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It was never going to be simple.
In fact, trying to set a level playing field in situations as fraught as sexual assault cases is hopelessly complex.
But governments have tried. Last year, when Bill C-51 took effect, the rules in sexual assault trials changed so that, if a defendant’s lawyers were going to use some kinds of private information about a complainant to try and disprove the complainant’s version of events, the defence would have to release the information to the complainant in advance.
For example, if a defence was going to use emails to try and show a relationship that was more intimate than the complainant had testified it was, the defence would have to hand the emails over in advance. (The change in the law was widely seen as a response to the acquittal of Jian Ghomeshi.)
While politicians get to make laws, it’s judges in court who end up interpreting them, and not only that, deciding if the laws are reasonable and acceptable under the Canadian Charter of Rights and Freedoms.
Now, a Saskatchewan judge has ruled that giving alleged victims information about the defence in advance could hurt an accused’s rights to a fair trial.
Last year, when Bill C-51 took effect, the rules in sexual assault trials changed so that, if a defendant’s lawyers were going to use some kinds of private information about a complainant to try and disprove the complainant’s version of events, the defence would have to release the information to the complainant in advance.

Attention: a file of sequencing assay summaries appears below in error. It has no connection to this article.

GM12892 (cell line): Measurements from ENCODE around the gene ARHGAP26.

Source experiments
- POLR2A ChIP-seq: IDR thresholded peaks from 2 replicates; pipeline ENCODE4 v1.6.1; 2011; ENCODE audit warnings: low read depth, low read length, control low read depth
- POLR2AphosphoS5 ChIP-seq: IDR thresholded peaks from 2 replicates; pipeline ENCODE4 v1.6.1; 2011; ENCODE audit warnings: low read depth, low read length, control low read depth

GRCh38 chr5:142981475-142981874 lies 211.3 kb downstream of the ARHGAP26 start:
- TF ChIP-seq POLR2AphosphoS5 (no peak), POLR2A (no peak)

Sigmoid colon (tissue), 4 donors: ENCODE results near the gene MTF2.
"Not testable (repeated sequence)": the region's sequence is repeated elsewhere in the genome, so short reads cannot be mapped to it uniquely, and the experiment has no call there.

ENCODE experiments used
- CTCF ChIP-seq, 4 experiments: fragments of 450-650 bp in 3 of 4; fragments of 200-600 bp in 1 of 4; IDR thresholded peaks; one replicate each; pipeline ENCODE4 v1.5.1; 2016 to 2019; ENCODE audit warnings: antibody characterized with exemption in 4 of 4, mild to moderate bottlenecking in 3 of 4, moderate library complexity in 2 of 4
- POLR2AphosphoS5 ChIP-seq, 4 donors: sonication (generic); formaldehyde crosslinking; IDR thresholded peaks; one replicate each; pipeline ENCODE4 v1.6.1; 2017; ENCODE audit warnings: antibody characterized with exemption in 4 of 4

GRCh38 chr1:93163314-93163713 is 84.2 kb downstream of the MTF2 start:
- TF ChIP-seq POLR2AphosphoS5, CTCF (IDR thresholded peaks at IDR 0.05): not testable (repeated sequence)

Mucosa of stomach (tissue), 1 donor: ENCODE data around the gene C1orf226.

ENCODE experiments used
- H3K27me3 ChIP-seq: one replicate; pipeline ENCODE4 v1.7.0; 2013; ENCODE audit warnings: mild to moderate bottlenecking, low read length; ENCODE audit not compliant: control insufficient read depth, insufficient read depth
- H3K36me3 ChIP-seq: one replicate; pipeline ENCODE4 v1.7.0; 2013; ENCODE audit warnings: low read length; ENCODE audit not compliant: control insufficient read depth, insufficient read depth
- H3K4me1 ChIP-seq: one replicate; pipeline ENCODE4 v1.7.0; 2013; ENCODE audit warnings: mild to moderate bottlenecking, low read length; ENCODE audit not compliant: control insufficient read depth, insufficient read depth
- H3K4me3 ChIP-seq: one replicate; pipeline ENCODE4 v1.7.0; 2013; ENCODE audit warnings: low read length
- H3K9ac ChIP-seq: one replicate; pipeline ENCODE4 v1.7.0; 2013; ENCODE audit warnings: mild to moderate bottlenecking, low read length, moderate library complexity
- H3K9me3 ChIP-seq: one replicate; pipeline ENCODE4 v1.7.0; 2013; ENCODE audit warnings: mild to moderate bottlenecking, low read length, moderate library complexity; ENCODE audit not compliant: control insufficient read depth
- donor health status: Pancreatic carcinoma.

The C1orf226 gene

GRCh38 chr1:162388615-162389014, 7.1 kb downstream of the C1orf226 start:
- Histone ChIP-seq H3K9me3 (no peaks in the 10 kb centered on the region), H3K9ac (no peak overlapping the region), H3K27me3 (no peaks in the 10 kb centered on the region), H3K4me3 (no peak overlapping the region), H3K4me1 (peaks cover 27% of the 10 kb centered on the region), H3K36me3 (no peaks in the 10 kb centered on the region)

“The evidence of a complainant is almost always crucial and central in any trial relating to sexual assault. Mandatory disclosure to the prime witness in a prosecution reaches to the centre and integrity of the trial process in such cases,” Saskatchewan provincial court Judge Bruce Henning wrote, saying C-51 could, “seriously limit an accused person’s ability to effectively challenge the veracity of a complainant.”
That, Henning said, was a violation of the Charter of Rights and Freedoms guarantee of the right to make a full answer and defence, and the equally important Charter right to a fair trial.
You can see the point — to a degree.
If you liken it to chess, which admittedly might not be the best comparison, how can you play the game fairly if you’re required to tell your opponent your moves in advance?
Of course, it isn’t completely like chess, because in criminal law the prosecution has to outline its case to the defence and provide the evidence it plans to call in advance.
That’s because one of the fundamental elements of criminal law in Canada is the intention that an innocent person doesn’t get convicted, even if that means some guilty people escape conviction.
And that’s why the balance in court is so unusual.
It means there is an awful lot of the benefit of the doubt left for the accused.
At this point, two court cases in Ontario — argued on different issues — have found C-51 to be acceptable under the Charter.
But the Saskatchewan case, which isn’t binding on other courts, suggests there may be many more court battles before the proper balance is reached.